Dad and my little brother were watching John Wayne movies one day last week when Dad gave a big sigh and, as quietly as that, passed over to a world where he could once again walk through his beloved woods, read the books he liked, and hold cogent conversations.
His Type 2 diabetes hadn’t been playing nice with him lately. Did that have anything to do with his death? Was it his age? He was 89, but my family tends to be long-lived: His mother was 96. The fact that he had normal pressure hydrocephalus (NPH), which can affect gait, continence, and memory? How about the carotid arteries in his neck, which were narrowed to the extent that doctors feared attempting to open them?
Maybe a combination of all of those?
Whatever. A couple of weeks ago, I got an e-mail from my little brother, with whom Dad lived, saying he may have had a small TIA, or transient ischemic attack (also called a ministroke). And, oh, by the way, Dad had a teeny little bit of thrush (oral candidiasis, which is a yeast infection in the mouth), and his blood glucose was 388 mg/dl and wouldn’t come down.
Not to worry, “they” told Bro to give Dad another 5 milligrams of glipizide (brand name Glucotrol) to bring his glucose down.
Didja ever just wanna bang your head on the desk and whimper?
Just to make sure I had an inkling of what I was talking about, I called a CDE friend before contacting my brother to tell him that high blood glucose can cause a stroke and, furthermore, high BGs can cause thrush and thrush can lead to high BGs. Plus, 5 milligrams of glipizide ain’t gonna do much of anything to bring down a 388 mg/dl BG.
Just as an aside, my “little” brother is because of age: He’s 16 years younger than I. However, at 6′5″, he tops me by a full foot.
And now back to our regularly scheduled blog:
The best reference I could find for diabetes and NPH was kind of old. It appeared in the April 1977 issue of the Journal of Neurology, Neurosurgery & Psychiatry and says that 51.5% of people with NPH were discovered to have diabetes. It didn’t say what kind of diabetes. That was compared with a 12.1% of people in an age-matched control population without NPH. Overall, by the way, about 0.5% of people over the age of 65 have NPH.
Symptoms of NPH are difficulty walking, urinary (and sometimes fecal) incontinence, and mental decline. If you start having trouble walking — kind of as if your feet are sticking to the ground — wetting (or worse) yourself, and experiencing slowed mental function, ask to be checked for NPH. Many times, families and docs just figure it’s Alzheimer disease or dementia and slap people into a nursing home. Lessening of the pressure on the brain can bring you back to normal if it hasn’t been too long.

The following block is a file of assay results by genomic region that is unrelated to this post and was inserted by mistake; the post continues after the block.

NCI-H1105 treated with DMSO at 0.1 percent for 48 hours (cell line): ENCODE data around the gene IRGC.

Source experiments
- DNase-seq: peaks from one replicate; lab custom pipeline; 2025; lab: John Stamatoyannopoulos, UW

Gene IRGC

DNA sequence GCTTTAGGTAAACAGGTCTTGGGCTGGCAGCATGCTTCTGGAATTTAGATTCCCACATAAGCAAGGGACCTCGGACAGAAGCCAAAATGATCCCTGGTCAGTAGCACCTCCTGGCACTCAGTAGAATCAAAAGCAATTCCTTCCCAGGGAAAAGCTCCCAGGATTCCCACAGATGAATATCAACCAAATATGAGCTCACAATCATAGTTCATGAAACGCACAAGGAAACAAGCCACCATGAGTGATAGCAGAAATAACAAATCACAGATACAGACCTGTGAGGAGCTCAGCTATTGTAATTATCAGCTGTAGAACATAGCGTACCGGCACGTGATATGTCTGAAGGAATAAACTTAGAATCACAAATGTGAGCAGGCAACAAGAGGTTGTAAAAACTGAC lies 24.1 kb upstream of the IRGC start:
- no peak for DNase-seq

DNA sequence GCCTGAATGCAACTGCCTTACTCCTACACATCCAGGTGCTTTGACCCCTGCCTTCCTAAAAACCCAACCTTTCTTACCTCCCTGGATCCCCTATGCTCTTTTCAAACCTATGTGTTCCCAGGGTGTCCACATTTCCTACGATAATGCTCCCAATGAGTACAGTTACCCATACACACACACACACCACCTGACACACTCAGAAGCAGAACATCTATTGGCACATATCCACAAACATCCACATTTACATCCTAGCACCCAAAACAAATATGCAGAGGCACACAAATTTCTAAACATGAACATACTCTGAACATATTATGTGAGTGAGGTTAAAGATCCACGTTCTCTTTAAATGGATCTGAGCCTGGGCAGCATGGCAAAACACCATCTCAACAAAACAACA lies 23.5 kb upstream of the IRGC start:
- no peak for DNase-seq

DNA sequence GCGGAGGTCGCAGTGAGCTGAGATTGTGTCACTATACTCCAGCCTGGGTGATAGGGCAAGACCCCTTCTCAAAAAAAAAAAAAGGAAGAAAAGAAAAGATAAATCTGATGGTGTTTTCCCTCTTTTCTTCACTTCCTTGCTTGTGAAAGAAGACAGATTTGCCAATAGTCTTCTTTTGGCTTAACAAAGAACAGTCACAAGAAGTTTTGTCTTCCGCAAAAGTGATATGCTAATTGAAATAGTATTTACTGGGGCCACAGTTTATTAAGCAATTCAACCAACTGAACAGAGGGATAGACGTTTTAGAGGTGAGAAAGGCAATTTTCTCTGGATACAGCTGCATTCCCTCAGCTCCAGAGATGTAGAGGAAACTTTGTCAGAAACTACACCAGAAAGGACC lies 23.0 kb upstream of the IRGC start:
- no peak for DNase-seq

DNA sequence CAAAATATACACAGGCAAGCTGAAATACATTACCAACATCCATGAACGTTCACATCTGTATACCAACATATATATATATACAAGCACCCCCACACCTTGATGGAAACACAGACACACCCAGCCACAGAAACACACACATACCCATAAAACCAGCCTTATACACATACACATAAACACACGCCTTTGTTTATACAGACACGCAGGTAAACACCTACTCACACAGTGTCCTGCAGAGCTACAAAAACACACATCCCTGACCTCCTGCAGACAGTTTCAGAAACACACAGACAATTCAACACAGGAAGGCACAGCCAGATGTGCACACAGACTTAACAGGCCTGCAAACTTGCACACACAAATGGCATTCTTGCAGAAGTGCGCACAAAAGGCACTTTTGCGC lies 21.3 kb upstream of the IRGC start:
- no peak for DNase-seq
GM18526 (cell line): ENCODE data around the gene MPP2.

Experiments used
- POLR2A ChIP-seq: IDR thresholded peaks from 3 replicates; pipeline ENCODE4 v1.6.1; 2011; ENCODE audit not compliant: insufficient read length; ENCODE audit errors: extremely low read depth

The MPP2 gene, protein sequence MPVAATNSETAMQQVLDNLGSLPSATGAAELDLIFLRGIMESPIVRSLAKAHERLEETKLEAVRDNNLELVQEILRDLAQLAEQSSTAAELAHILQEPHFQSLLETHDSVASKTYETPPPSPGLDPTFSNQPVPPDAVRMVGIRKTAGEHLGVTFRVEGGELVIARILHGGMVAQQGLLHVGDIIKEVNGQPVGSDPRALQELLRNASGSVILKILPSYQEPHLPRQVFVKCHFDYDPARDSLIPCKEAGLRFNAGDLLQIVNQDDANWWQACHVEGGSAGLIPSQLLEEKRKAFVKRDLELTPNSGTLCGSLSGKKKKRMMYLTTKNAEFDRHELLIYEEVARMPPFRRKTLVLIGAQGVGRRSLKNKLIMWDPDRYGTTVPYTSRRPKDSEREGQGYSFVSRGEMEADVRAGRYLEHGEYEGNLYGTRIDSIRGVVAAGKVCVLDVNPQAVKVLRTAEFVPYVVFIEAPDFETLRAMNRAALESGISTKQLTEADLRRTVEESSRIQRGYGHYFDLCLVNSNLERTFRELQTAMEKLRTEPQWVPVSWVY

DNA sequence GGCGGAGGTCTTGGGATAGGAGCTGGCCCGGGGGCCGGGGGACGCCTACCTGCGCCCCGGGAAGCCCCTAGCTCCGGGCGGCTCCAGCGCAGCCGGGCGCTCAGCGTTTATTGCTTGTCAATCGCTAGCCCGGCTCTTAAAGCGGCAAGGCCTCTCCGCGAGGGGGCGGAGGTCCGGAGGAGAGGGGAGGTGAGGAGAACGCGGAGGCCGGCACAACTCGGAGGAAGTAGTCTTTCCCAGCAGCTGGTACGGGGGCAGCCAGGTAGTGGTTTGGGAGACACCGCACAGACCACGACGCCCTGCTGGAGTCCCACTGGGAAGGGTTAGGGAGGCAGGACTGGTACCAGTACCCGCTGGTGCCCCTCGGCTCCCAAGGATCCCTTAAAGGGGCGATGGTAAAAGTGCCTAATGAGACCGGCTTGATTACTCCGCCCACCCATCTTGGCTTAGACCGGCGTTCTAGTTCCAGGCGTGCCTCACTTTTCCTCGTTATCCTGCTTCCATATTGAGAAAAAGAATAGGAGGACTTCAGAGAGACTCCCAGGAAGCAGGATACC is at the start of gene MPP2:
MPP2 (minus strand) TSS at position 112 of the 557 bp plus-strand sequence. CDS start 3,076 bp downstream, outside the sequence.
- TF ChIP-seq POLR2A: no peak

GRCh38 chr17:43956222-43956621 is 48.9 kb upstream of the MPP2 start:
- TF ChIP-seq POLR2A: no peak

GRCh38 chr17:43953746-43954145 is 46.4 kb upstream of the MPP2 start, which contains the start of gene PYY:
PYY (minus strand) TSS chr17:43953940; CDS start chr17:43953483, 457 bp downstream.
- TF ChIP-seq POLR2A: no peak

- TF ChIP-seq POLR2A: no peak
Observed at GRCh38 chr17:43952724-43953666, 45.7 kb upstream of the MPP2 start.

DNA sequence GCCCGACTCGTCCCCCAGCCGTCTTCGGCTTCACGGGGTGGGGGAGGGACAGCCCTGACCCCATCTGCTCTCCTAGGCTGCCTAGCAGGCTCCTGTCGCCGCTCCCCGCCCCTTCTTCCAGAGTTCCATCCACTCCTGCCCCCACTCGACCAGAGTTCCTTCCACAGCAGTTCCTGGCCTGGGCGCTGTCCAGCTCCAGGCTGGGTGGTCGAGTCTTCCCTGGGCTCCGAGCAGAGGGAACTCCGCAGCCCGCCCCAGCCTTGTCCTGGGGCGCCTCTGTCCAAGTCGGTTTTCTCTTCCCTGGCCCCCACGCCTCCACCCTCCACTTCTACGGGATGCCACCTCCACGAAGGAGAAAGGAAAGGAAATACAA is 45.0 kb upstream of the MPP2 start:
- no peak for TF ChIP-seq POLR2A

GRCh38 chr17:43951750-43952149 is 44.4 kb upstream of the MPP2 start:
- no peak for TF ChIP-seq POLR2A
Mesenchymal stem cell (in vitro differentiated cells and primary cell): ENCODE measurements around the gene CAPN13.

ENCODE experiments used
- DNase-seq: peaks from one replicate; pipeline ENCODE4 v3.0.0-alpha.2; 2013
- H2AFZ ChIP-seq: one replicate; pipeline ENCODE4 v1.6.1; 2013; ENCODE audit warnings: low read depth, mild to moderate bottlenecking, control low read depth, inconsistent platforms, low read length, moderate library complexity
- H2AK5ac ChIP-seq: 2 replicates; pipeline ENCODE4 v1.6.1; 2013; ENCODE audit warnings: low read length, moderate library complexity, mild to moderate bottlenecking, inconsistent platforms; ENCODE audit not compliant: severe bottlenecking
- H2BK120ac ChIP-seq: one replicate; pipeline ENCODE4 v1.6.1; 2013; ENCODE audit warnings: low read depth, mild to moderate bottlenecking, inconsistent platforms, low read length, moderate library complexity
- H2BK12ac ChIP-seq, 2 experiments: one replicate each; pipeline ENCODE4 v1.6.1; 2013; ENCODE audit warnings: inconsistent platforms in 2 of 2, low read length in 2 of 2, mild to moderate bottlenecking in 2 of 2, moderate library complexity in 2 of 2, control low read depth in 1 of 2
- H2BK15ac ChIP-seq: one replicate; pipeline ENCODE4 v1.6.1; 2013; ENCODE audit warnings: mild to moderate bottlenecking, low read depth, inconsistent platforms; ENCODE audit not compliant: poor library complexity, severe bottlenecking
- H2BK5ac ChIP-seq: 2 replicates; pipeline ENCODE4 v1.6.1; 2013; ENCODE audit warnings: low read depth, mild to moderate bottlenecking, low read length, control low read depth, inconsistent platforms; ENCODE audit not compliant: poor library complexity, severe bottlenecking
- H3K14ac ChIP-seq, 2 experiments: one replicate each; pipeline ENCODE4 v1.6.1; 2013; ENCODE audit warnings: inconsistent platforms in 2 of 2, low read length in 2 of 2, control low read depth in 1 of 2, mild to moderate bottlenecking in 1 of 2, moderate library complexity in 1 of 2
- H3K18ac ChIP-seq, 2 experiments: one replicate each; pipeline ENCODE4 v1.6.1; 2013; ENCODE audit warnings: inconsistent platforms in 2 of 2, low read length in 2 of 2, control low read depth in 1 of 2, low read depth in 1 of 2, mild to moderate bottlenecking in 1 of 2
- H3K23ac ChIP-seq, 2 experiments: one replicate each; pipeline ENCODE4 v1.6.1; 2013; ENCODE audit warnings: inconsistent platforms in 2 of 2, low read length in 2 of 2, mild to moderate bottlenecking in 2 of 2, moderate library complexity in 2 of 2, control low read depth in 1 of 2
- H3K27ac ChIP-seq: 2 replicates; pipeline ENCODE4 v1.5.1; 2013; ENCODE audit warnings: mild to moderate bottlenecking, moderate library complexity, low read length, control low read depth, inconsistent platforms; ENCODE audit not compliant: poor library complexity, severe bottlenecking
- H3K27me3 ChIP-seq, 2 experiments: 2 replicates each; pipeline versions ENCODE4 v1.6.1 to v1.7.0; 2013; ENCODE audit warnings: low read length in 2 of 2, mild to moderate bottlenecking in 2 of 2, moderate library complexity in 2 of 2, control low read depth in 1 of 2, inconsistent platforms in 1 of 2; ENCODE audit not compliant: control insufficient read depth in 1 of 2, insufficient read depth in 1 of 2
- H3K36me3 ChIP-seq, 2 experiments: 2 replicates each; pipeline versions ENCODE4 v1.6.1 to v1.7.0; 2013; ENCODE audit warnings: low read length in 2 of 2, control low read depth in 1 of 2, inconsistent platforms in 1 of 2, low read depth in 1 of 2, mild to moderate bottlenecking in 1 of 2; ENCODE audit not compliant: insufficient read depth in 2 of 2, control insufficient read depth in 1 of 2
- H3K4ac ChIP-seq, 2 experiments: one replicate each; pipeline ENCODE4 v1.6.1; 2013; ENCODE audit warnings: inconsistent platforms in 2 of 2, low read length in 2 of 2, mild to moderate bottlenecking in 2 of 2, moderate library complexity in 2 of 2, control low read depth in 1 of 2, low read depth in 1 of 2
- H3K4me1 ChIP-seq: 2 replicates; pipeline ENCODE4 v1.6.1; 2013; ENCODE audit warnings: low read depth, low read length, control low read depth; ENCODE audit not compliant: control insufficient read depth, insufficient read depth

Based on that 1977 paper, it seems as though diabetes could be a risk factor for NPH.
I’m going to lump carotid artery disease, TIAs, and stroke under the same umbrella because narrowed arteries can lead to strokes. The risk factors for narrowed arteries are:
• High blood pressure
• High cholesterol
• A diet high in saturated fats
• Insulin resistance
• Sedentary lifestyle
• Family history
At the time Dad was diagnosed with carotid artery disease, he was in his late 70’s and had insulin resistance and Type 2 diabetes.
A TIA has the same symptoms as a stroke, but only lasts a short time. If you’ve had a TIA, however, you’re 10 times more likely to have a stroke.
How can you tell if somebody is having a stroke? Remember the acronym FAST, which stands for:
Face: Ask the person to smile. If the smile is one-sided, it could be a stroke.
Arms: Ask the person to raise his arms. If only one arm can be raised or cannot be raised as high as the other, it could be a stroke — particularly if combined with facial paralysis.
Speech: Ask the person to talk to you. Is the speech slurred? Choppy? Non-existent? Are all, some, or most of the signs present? Then…
Time: Fast! Call an ambulance if that’s the fastest away to get to the hospital. Go another way if that’s faster. Time is of utmost importance when dealing with a stroke.
And always remember: If there’s nothing wrong, you’ll be relieved to know that. If there IS something wrong, you’ll get help.
Information from the American Diabetes Association’s (ADA) 2011 National Diabetes Fact Sheet says that stroke was noted on 16% of diabetes-related death certificates of people aged 65 years or older in 2004, and people with diabetes have a two to four times higher risk of stroke than the general population.
So what role did Dad’s Type 2 diabetes play in his death? Who knows? Diabetes isn’t always listed as a factor or a contributing factor on death certificates. Maybe if it were, diabetes would rise higher as a cause of death.
The ADA says in 2007, diabetes was listed as either an underlying cause or a contributing factor on 231,404 deaths.
The Centers for Disease Control and Prevention (CDC) says there were nearly 2.5 million deaths in 2010, including 129,476 for stroke (and 69,071 for diabetes). The ADA doesn’t break down the figures for stroke.
It’s confusing. Yes, I know the years are different. At those numbers, it probably doesn’t make a lot of difference, statistically.
At the age of 89, did it make any difference if diabetes was a contribution?
When Dad came here for my granddaughter’s bat mitzvah, I took him fishing. He had been complaining he just couldn’t do the things he enjoyed: Couldn’t walk through the woods. Couldn’t fish.
There’s a place near here that’s a privately owned lake with some cabins on it. It’s wooded with clear trails and benches along the way. I took him there, along with groceries and books to sustain us, set a chair on the dock, and gave him a can of worms. I cooked and read. He walked and fished and read. We talked. We both hated to leave.
I would like to take Dad fishing again. But if I can’t, then I hope he’s somewhere nice, drowning worms.